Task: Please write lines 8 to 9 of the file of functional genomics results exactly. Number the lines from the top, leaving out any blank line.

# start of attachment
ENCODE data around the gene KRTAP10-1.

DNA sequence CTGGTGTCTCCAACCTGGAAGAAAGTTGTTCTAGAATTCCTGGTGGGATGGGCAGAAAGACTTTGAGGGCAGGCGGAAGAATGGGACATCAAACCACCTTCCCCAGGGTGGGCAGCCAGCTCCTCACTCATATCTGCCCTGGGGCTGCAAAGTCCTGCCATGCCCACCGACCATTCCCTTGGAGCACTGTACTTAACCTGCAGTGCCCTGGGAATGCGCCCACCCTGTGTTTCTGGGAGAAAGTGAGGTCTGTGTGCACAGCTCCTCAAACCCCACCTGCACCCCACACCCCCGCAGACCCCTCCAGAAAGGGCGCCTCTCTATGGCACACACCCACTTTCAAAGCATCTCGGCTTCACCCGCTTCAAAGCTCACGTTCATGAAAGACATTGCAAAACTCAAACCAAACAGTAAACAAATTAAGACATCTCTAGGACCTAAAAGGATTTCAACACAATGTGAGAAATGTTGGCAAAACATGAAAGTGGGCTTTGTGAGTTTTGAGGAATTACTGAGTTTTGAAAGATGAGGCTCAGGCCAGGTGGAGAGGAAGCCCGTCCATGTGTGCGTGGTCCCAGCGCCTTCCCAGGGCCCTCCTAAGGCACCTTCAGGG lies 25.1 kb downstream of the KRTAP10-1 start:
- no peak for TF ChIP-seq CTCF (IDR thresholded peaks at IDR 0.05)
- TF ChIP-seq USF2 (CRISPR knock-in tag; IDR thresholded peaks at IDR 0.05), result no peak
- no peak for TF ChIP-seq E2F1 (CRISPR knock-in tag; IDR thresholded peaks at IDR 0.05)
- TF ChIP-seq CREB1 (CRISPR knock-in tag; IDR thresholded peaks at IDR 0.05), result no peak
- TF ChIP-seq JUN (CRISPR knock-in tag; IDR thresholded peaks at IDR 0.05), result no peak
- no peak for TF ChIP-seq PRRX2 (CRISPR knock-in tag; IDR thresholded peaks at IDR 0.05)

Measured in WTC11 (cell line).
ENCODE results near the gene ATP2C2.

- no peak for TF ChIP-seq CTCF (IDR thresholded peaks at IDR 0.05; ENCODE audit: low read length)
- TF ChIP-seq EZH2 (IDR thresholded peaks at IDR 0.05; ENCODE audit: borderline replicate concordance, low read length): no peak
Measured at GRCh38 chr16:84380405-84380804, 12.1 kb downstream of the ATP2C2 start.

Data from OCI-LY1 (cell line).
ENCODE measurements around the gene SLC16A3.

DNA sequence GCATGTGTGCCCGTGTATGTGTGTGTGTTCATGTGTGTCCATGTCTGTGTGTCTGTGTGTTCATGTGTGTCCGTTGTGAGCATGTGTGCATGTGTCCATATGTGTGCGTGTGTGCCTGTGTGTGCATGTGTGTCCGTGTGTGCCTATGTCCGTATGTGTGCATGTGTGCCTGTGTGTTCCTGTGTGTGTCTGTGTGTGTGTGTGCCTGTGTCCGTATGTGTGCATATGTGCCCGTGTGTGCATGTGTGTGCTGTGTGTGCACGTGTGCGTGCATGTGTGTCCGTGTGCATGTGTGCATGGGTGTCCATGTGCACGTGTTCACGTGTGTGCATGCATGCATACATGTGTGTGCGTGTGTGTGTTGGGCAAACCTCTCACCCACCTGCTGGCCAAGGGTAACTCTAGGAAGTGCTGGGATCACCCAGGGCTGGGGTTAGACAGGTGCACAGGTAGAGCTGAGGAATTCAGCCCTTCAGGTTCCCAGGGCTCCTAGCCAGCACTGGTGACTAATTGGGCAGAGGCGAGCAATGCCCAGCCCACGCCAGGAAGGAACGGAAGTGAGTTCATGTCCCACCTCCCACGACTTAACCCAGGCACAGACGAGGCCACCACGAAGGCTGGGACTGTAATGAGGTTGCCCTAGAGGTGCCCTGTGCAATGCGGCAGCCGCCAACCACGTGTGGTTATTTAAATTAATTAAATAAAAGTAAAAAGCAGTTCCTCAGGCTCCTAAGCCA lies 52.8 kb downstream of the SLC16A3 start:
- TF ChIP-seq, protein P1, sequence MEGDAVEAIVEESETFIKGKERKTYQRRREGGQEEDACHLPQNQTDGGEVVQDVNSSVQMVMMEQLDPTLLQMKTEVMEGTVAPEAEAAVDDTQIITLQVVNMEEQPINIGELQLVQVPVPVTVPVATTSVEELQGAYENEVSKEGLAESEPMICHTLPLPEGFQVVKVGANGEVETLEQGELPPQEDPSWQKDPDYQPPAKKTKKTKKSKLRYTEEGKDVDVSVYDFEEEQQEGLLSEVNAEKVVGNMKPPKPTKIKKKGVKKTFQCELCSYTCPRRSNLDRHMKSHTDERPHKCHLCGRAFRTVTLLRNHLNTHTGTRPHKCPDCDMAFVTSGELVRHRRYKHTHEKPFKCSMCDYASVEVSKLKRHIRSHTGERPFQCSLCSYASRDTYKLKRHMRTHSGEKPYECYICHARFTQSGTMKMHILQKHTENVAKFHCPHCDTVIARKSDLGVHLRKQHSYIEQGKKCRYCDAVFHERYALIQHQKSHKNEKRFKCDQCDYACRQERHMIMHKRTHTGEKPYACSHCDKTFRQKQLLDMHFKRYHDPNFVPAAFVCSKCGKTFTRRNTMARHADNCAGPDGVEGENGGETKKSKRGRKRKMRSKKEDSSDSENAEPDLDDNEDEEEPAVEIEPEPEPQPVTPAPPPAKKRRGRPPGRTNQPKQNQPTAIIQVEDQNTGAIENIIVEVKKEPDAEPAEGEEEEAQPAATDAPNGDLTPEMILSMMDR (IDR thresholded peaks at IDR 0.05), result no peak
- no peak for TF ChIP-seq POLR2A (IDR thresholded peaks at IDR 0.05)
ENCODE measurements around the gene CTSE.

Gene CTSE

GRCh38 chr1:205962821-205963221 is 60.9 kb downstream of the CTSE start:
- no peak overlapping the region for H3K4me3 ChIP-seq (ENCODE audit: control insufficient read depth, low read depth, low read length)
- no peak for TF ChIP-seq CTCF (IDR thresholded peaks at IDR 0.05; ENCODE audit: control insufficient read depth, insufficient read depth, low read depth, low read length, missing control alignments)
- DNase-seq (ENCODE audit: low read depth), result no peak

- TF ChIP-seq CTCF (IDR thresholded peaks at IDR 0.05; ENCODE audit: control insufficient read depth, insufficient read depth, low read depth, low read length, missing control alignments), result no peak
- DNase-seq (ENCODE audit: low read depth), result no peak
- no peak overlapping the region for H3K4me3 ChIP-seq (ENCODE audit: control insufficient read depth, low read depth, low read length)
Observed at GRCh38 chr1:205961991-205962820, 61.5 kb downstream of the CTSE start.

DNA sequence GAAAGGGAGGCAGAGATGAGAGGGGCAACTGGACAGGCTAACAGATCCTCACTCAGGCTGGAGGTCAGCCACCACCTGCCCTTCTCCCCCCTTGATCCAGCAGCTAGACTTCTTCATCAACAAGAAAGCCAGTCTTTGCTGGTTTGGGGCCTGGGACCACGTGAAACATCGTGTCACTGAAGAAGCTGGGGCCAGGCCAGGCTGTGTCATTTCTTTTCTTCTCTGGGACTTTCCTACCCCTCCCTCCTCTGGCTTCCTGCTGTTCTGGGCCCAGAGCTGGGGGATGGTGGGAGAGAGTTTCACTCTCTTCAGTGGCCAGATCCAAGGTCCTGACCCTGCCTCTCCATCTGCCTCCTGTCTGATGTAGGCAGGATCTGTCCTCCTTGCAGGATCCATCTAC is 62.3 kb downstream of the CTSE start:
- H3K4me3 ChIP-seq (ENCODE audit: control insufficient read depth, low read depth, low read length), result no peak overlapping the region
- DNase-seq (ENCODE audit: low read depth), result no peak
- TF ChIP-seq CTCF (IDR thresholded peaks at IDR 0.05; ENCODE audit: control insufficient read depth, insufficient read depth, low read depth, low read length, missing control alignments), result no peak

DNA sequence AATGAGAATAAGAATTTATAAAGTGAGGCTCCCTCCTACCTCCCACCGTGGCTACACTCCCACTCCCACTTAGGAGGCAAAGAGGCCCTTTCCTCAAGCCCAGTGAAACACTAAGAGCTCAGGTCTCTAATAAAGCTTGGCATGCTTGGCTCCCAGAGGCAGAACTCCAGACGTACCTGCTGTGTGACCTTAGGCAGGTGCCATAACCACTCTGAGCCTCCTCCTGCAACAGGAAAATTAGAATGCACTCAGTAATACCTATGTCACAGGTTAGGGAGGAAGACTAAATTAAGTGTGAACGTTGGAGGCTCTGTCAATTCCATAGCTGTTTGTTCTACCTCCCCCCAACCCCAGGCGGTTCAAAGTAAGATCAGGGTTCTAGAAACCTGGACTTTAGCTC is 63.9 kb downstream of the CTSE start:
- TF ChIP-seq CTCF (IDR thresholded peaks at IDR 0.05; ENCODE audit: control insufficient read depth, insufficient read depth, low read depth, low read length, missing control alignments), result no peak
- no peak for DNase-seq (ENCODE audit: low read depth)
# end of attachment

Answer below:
- no peak for TF ChIP-seq PRRX2 (CRISPR knock-in tag; IDR thresholded peaks at IDR 0.05)

Measured in WTC11 (cell line).